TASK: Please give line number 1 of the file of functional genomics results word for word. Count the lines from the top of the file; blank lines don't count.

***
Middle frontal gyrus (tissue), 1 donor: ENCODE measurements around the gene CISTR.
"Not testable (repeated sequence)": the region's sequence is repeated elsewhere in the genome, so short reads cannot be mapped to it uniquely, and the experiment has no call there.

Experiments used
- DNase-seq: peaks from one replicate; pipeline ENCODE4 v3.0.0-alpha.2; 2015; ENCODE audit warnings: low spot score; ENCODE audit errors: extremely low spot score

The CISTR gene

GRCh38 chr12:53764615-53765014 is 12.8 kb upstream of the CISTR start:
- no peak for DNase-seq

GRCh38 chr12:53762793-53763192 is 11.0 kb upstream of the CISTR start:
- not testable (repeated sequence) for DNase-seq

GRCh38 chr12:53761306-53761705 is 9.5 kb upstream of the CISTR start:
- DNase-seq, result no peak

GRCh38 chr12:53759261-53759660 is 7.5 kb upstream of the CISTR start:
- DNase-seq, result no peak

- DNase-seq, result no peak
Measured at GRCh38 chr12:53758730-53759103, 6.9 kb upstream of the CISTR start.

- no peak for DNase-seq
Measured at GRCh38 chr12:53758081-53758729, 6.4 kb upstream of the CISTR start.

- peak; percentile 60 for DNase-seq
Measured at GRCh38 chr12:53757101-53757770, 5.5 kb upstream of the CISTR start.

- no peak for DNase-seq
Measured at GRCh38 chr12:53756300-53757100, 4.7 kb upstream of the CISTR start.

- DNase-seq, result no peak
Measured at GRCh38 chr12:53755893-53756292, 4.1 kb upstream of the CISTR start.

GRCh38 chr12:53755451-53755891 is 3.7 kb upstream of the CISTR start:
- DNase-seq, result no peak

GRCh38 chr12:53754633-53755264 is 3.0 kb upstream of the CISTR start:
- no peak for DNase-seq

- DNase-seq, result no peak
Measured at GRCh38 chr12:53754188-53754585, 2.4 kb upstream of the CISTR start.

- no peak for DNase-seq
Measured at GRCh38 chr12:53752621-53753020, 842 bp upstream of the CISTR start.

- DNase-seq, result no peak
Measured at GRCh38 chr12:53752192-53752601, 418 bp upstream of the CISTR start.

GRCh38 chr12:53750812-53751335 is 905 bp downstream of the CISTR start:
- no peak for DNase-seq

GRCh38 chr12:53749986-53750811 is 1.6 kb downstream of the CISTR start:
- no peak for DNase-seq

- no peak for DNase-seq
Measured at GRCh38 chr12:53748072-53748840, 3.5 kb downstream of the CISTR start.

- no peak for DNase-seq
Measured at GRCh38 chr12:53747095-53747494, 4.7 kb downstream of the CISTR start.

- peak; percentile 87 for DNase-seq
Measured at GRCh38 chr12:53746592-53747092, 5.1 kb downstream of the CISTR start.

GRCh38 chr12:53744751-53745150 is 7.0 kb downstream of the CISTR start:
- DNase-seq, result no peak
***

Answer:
Middle frontal gyrus (tissue), 1 donor: ENCODE measurements around the gene CISTR.